Towards the end of the Blair/Brown Labour government (1997 – 2010), a major change took place as the left-wing Labour party (edged out of the Party by Tony Blair and “New Labour”) re-emerged with the election of a left-wing leader to replace Gordon Brown when Labour lost power in 2010.
In a surprise election result in 2015, David Cameron and the Conservative Party won overall control and Labour, judged by the electorate to be too left-wing, decided to elect a candidate who was not only on the extreme left-wing of the Labour Party but had never been considered to be a likely leader in Jeremy Corbyn. The general election of 2017 further complicated the mix by delivering a ‘hung Parliament’, possibly as a result of Labour’s more effective use of social media to motivate its core support. Theresa May’s government is dependent upon the support of ten Democratic Unionist Party (DUP) MPs of Northern Ireland.
For Labour, the election of Jeremy Corbyn was an early example of how to use modern social media to develop a ‘virtual bandwagon’ to influence an election. Some would say that the election of Donald Trump in 2016 built upon these techniques too.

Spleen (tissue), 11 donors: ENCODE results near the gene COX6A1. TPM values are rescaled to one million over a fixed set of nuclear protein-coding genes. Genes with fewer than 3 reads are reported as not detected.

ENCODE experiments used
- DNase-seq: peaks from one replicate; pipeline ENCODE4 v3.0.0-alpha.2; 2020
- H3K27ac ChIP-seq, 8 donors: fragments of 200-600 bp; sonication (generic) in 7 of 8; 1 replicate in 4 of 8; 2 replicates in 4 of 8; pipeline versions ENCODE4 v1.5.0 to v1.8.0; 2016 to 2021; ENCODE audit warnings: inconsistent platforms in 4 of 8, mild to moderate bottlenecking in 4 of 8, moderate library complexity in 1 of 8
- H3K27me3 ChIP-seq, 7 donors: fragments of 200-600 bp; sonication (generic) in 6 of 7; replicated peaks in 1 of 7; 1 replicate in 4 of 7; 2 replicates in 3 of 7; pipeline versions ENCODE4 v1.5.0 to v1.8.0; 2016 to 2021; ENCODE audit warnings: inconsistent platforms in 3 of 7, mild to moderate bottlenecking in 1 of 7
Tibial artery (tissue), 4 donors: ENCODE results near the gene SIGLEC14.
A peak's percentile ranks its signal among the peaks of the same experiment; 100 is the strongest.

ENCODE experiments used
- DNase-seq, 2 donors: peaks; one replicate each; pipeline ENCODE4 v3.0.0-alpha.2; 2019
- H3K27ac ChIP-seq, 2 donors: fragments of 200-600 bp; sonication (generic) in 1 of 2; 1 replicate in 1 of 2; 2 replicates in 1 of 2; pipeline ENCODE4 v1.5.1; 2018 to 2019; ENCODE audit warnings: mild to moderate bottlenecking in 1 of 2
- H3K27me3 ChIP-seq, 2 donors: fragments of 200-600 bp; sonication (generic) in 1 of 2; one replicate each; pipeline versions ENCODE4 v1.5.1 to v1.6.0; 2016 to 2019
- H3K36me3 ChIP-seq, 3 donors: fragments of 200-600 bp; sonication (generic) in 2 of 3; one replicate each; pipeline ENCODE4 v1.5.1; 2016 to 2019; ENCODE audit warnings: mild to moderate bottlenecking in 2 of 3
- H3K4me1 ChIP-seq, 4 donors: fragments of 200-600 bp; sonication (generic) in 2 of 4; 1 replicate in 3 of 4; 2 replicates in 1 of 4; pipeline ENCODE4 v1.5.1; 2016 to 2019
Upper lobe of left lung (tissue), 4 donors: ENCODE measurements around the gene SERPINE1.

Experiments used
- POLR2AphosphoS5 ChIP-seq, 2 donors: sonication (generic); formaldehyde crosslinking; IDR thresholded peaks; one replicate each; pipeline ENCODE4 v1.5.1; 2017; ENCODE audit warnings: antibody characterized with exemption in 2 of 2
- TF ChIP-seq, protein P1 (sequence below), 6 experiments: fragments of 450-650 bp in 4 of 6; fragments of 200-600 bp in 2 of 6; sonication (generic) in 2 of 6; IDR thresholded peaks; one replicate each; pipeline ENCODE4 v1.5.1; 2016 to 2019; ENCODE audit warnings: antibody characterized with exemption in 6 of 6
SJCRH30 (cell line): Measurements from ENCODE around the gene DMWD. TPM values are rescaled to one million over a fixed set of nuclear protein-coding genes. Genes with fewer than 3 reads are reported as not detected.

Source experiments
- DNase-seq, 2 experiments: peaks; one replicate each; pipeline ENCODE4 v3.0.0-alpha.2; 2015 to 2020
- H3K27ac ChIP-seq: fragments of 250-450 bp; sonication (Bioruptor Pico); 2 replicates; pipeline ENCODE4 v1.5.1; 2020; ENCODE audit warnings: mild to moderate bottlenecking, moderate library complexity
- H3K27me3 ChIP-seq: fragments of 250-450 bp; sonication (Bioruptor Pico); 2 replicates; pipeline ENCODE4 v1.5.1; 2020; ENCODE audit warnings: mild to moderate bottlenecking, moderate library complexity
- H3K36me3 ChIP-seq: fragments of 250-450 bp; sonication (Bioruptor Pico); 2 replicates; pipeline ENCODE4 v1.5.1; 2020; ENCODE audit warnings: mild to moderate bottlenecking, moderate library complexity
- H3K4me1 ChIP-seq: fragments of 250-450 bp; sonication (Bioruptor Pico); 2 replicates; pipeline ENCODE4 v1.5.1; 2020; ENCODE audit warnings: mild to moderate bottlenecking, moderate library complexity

Jeremy Corbyn and his core team are the most extreme left-wing activists the UK has seen in a mainstream political party with policies that fit neatly into the Marxist mould.
Although the Labour Party continues to attract support from its traditional, working class, base, it has singularly failed to attract the broader middle-class support needed to form a government. In a traditional two-party system, the opposition party would have been expected to be polling significantly higher than the governing party at this stage in the electoral cycle. It isn’t. As a result, the Conservative government has not been under the pressure that it should rightly expect from the opposition and the right-wing of the Conservative Party has been able to flourish and exert an undue influence on government.
As a result of an ineffectual opposition party which has failed to command the support of a large part of the electorate, and a government too focused on the fissures within its own party, little constructive dialogue has gone on between the various groupings. Indeed, there is a prevalent view that any compromise is a show of weakness and, consequently, no effective negotiation can occur.